California Drought: Farmers torn between growing crops and selling water

Farmers in drought-stricken California are torn between growing their crops and selling water.

california drought image

Since water has become a commodity, farmers are now facing the dilemma - hydrate their farm fields or sell water instead? With the latter, they may earn more than what they can from their usual crops.

But it looks like, the choice area is quite narrow. According to Charlie Mathews, a northern California rice farmer, his water district just had a deal to sell its water to Los Angeles areas.

Matthew said:
If we don't find a way for people in the south to get water when they desperately need it, we're afraid they'll change our water rights. So if we don't sell it to them, they'll find a way to take it.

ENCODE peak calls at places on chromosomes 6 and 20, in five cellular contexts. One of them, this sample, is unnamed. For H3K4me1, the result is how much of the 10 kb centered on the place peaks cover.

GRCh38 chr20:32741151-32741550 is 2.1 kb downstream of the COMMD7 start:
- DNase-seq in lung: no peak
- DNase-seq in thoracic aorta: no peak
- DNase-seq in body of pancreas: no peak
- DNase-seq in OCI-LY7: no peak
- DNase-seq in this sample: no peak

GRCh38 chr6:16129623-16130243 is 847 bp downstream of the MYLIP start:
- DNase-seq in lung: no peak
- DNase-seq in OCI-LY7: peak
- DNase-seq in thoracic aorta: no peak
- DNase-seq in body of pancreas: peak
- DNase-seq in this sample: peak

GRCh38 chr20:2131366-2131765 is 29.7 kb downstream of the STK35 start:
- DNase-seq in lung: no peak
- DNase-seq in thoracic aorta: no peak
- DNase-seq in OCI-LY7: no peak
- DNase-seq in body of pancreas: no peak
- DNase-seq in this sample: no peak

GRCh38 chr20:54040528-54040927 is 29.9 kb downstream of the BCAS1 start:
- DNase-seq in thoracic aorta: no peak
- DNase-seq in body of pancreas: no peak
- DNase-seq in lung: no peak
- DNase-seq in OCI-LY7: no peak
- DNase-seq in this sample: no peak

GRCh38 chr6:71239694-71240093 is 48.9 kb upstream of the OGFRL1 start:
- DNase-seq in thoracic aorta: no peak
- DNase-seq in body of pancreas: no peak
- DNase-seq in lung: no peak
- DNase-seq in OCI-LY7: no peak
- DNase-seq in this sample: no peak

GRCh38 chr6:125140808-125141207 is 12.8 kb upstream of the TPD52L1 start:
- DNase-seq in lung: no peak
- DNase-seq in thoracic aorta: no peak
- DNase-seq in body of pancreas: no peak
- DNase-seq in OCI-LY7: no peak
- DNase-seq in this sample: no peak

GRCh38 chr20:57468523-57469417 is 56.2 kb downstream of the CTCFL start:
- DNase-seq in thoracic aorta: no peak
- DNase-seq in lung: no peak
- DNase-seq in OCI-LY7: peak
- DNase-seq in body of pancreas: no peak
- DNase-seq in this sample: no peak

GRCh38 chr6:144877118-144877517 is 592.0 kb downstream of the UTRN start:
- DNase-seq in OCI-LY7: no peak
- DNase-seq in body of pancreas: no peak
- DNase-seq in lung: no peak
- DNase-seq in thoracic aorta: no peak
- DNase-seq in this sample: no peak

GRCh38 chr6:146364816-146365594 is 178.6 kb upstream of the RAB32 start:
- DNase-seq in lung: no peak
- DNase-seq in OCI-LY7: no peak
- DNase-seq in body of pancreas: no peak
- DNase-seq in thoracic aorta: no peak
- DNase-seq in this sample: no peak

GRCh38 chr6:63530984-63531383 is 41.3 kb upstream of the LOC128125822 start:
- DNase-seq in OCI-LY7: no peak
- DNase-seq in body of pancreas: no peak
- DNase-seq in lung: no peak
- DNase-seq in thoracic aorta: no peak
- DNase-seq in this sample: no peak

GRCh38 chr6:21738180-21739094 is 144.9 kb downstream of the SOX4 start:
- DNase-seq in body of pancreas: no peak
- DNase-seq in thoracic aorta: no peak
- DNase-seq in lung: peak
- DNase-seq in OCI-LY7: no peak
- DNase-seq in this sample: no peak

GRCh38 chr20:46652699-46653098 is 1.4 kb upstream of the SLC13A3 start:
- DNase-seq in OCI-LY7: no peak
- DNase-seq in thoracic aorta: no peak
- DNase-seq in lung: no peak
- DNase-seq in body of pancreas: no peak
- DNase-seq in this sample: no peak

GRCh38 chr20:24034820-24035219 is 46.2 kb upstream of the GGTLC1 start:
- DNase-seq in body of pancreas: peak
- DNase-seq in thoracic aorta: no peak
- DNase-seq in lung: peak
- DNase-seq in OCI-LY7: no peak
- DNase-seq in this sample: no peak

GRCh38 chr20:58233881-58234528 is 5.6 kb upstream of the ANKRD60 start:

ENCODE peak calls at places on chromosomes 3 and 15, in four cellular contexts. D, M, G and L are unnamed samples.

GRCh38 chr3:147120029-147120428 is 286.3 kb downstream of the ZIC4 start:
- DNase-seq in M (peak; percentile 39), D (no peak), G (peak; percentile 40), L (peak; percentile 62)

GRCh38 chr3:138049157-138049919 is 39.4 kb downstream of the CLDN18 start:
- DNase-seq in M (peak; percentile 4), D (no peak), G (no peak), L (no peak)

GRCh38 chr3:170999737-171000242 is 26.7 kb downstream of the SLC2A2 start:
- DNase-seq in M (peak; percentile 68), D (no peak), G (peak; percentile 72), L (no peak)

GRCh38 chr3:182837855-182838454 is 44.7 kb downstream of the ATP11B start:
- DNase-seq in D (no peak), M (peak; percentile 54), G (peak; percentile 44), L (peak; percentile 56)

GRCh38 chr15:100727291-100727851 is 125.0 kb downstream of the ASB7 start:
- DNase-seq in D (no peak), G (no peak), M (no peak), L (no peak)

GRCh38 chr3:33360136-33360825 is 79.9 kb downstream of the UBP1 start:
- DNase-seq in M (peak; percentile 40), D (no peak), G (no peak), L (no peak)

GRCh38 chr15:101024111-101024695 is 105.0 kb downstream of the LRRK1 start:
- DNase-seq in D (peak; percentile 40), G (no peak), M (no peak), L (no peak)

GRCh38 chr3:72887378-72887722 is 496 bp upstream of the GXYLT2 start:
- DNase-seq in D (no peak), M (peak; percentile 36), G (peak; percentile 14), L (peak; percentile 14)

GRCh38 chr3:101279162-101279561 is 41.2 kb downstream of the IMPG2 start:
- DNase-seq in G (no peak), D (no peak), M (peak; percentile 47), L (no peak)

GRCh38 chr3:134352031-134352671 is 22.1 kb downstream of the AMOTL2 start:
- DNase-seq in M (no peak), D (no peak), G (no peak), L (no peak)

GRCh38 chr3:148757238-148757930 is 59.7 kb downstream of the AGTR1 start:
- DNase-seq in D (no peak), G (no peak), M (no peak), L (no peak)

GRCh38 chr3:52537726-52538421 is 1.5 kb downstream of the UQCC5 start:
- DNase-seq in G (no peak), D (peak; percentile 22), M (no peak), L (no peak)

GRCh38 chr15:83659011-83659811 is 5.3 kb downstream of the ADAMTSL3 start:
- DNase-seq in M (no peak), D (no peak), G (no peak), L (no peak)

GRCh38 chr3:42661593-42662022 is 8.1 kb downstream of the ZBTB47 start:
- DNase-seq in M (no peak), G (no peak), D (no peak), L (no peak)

Drought in California has reached its historic proportions, Hallie Jackson and Elizabeth Chuck noted in their article on NBC news.

Since the drought is now covering more than 98 percent of the California state, water's market price is getting crucial as well.

"Typically, what we saw in the past was when we bought the water from the farmers, it was somewhere around $250 to $300 an acre-foot. So this is two and a half times more than normal market rate for water this year", Jeffrey Kightlinger, general manager for the Metropolitan Water District said.

Watch the video report below:

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